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A Guide to Vanilla Ajax Without jQuery

Short for Asynchronous JavaScript and XML, Ajax is a mechanism for making partial page updates. It enables you to update sections of a page with data that comes from the server, whilst avoiding the need for a full refresh. Making partial updates in this way can be effective in creating fluid user experiences and can decrease the load put on the server.

This is the anatomy of a basic Ajax request:

var xhr = new XMLHttpRequest();'GET', 'send-ajax-data.php');

Here, we are creating an instance of the required class to make an HTTP request to the server. We are then calling its open method, specifying the HTTP request method as the first parameter and the URL of the page we’re requesting as the second. Finally, we call its send method passing null as a parameter. If POST-ing the request (here we are using GET), this parameter should contain any data we want to to send with the request.

And this is how we’d deal with the response from the server:

xhr.onreadystatechange = function () {
  var DONE = 4; // readyState 4 means the request is done.
  var OK = 200; // status 200 is a successful return.
  if (xhr.readyState === DONE) {
    if (xhr.status === OK) 
      console.log(xhr.responseText); // 'This is the returned text.'
    } else {
      console.log('Error: ' + xhr.status); // An error occurred during the request.

The onreadystatechange is asynchronous, which means it gets called at any time. These types of functions are callbacks — one that gets called once some processing finishes. In this case, the processing is happening on the server.

For those wishing to learn more about the basics of Ajax, the MDN network has a good guide.

To jQuery or Not to jQuery?

So, the good news is that the above code will work across all the latest major browsers. The bad news is, well, that it is quite convoluted. Yuck! I am already pining for an elegant solution.

Using jQuery, one could condense the entire snippet to:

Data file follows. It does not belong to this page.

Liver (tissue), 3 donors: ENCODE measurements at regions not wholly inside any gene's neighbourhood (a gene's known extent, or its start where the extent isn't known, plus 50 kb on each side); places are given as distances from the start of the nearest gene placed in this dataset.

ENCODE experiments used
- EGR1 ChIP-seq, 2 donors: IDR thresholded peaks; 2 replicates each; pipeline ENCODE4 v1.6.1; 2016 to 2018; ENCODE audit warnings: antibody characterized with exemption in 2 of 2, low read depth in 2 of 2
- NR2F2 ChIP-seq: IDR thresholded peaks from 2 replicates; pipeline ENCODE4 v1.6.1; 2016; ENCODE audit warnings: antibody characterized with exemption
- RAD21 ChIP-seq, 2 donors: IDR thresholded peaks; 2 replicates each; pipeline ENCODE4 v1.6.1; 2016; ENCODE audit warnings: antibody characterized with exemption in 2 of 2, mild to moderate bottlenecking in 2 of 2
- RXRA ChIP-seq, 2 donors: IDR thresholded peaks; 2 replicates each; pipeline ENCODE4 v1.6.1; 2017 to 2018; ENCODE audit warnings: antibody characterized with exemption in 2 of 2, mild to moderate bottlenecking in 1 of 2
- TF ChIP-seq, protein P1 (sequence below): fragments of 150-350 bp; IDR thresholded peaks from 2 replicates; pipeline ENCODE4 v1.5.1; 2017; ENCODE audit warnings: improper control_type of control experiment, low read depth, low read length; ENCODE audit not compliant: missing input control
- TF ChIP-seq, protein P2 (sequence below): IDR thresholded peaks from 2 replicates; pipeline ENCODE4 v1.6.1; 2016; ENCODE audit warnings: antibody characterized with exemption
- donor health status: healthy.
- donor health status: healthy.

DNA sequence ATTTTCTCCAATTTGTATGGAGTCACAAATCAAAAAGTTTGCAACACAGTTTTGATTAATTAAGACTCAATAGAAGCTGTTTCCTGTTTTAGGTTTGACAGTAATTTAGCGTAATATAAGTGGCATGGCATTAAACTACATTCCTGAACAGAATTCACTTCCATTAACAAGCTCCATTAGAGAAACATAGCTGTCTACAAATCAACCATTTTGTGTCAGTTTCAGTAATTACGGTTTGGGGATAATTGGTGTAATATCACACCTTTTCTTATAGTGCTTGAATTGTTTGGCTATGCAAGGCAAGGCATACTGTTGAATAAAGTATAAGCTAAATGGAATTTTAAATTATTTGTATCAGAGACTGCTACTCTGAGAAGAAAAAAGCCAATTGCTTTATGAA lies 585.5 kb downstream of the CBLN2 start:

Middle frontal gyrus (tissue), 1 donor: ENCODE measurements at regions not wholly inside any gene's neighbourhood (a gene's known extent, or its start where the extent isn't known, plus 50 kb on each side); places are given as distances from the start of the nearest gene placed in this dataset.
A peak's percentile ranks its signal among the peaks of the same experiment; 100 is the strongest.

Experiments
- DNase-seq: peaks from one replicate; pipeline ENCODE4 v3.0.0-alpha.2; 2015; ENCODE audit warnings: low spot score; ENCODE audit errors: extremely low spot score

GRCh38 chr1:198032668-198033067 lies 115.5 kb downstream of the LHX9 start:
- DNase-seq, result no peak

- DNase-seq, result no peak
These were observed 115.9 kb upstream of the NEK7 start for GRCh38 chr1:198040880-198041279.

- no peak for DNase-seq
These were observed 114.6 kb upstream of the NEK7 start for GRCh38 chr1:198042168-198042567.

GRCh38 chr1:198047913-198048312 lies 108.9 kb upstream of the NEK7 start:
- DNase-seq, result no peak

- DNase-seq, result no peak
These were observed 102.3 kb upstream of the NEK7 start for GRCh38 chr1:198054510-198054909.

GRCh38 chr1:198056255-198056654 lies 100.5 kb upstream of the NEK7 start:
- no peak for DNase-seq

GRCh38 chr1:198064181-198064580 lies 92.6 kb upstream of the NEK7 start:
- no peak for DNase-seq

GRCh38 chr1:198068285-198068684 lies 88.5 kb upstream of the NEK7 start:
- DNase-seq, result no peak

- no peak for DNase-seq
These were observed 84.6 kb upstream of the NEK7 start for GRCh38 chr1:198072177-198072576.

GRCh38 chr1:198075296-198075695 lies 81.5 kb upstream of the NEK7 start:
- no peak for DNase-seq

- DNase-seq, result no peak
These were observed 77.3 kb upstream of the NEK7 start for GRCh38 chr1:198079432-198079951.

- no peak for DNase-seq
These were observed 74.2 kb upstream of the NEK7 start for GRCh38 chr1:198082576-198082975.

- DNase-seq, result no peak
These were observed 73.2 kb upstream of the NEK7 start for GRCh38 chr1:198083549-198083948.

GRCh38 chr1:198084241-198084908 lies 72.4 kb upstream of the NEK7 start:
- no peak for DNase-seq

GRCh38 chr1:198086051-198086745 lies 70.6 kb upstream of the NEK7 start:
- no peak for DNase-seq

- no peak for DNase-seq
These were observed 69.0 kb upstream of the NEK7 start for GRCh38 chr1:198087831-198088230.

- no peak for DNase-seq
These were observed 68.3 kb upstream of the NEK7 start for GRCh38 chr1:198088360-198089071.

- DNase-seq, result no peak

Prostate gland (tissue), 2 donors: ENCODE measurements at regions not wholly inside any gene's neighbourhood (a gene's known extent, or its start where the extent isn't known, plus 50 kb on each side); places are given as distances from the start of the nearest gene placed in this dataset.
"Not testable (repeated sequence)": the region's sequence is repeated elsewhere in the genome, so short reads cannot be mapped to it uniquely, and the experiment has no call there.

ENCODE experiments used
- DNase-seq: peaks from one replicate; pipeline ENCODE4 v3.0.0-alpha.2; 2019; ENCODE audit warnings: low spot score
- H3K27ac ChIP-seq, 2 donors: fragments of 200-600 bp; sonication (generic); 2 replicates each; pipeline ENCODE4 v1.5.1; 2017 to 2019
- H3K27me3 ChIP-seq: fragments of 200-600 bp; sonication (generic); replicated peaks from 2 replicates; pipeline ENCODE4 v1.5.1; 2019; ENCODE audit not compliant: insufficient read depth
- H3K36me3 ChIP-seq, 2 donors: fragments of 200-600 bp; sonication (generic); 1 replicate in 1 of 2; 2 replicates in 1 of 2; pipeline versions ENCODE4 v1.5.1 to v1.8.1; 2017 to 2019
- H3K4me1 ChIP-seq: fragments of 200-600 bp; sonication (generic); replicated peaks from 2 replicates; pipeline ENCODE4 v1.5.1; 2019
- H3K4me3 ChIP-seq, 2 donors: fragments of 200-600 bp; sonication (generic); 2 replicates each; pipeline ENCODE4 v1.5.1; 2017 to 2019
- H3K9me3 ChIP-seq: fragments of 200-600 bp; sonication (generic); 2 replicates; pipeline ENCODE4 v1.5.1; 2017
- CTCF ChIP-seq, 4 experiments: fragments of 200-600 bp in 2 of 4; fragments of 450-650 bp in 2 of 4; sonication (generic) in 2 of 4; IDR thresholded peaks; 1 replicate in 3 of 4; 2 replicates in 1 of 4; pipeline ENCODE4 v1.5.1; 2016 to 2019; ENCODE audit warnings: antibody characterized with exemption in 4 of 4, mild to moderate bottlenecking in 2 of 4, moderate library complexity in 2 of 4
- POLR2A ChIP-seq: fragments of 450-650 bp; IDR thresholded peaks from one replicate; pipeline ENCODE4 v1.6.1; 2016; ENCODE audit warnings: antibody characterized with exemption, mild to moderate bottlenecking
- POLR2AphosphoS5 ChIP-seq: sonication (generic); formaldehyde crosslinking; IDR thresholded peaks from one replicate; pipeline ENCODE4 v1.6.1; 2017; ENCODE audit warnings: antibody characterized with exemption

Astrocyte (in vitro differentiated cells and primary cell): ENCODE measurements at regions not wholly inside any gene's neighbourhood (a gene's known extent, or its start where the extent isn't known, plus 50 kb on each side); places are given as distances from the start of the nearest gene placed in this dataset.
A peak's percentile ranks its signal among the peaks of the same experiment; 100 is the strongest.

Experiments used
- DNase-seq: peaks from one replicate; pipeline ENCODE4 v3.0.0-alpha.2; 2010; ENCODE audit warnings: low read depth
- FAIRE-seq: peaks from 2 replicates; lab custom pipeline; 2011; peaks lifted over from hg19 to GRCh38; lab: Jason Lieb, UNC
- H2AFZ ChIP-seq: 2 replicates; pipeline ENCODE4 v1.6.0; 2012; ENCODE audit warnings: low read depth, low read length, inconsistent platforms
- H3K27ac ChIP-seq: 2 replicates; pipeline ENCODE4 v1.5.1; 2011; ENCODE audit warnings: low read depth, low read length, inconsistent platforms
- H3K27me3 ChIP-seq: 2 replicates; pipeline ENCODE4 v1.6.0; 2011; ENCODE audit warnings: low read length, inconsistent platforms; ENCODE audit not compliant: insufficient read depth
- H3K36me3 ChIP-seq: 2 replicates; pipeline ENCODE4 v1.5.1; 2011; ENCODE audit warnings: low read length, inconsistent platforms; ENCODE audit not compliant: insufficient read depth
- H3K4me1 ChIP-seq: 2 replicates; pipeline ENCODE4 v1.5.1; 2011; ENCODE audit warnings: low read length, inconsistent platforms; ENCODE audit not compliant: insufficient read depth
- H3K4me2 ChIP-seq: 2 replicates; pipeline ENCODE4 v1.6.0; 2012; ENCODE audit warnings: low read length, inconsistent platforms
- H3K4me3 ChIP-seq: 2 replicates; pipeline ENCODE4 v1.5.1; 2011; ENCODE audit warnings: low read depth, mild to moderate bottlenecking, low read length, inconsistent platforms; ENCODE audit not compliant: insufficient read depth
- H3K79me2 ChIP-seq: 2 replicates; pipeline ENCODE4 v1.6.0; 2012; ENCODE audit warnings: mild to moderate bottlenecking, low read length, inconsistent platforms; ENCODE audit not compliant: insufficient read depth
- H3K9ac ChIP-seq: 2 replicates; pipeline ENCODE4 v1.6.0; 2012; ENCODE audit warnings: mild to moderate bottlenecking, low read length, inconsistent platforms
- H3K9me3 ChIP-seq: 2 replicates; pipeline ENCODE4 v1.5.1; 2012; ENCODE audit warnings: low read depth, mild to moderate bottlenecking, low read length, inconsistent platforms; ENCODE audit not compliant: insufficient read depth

url: 'send-ajax-data.php',
.done(function(res) {
.fail(function(err) {
  console.log('Error: ' + err.status);

Which is nice. And indeed for many, including yours truly, jQuery has become the de facto standard when it comes to Ajax. But, do you know what? This doesn’t have to be the case. jQuery exists to get around the ugly DOM API. But, is it really that ugly? Or incomprehensible?

In the remainder of this article, I would like to investigate improvements made to the Ajax API in vanilla JavaScript. The entire specification can be found on the W3C. What strikes me about this specification is the name. It is no longer “XMLHttpRequest Level 2” but “XMLHttpRequest Level 1” — a result of a 2011 merger between the two specs. Going forward, it will get treated as a single entity from a standards perspective and the living standard will be called XMLHttpRequest. This shows that there is commitment by the community to stick to one standard, and this can only mean good news for developers who want to break free from jQuery.

So lets get started …


For this article, I am using Node.js on the back-end. Yes, there will be JavaScript on the browser and on the server. The Node.js back-end is lean, I encourage you to download the entire demo on GitHub and follow along. Here is the meat and potatoes of what’s on the server:

// app.js
var app = http.createServer(function (req, res) {
  if (req.url.indexOf('/scripts/') >= 0) {
    render(req.url.slice(1), 'application/javascript', httpHandler);
  } else if (req.headers['x-requested-with'] === 'XMLHttpRequest') {
    // Send Ajax response
  } else {
    render('views/index.html', 'text/html', httpHandler);

This checks the request URL to determine how to the app should respond. If the request came from the scripts directory, then the appropriate file is served with the content type of application/javascript. Otherwise, if the request’s x-requested-with headers have been set to XMLHttpRequest then we know we’re dealing with an Ajax request and we can respond appropriately. And if neither of these is the case, the file views/index.html is served.

I will expand the commented out section as we dive into Ajax responses from the server. In Node.js, I had to do some heavy-lifting with the render and httpHandler:

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